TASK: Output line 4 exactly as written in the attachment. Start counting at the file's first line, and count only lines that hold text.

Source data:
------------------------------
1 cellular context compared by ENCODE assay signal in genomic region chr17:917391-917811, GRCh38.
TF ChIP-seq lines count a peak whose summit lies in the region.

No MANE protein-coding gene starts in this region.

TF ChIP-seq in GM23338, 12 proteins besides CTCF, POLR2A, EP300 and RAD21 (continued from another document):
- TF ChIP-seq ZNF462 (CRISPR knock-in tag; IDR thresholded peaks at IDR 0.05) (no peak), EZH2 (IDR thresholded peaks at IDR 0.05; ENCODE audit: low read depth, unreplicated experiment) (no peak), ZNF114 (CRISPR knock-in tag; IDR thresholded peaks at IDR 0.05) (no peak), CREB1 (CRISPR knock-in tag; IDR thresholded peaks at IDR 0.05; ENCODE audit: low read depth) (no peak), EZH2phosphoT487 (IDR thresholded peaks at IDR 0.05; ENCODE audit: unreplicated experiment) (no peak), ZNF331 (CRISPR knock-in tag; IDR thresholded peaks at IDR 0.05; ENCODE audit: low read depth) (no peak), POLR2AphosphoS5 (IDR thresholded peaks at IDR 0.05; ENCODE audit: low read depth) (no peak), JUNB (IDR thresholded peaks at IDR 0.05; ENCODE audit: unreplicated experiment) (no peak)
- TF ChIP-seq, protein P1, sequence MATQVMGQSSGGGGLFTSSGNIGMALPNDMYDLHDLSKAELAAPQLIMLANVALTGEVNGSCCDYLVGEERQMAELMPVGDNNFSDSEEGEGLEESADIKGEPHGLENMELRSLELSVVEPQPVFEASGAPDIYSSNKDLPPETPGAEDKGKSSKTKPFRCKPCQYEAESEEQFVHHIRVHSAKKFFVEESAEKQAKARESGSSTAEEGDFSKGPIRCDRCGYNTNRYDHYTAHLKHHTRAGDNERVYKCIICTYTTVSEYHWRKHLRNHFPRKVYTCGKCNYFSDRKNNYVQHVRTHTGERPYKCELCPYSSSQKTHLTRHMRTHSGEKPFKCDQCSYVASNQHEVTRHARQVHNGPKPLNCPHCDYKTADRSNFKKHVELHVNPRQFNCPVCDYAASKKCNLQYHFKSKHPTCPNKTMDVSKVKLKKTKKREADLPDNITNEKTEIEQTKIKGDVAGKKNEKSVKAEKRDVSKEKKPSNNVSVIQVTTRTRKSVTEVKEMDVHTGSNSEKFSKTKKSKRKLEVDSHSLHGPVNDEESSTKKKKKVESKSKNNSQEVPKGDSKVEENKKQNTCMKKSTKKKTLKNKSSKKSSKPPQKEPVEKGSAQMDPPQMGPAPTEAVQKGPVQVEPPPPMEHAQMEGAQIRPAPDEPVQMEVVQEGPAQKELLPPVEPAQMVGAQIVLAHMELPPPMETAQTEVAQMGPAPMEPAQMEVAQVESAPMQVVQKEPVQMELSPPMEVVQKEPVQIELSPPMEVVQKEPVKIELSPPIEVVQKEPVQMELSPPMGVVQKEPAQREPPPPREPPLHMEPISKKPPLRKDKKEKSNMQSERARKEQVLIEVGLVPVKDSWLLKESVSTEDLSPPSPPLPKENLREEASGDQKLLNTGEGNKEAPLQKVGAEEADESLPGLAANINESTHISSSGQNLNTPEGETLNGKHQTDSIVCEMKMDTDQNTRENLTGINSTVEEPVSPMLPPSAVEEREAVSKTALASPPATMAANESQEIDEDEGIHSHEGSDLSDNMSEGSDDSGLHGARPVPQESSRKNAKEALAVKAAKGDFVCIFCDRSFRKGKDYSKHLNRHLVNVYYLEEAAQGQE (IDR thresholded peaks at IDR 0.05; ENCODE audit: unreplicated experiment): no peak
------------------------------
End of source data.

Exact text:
TF ChIP-seq in GM23338, 12 proteins besides CTCF, POLR2A, EP300 and RAD21 (continued from another document):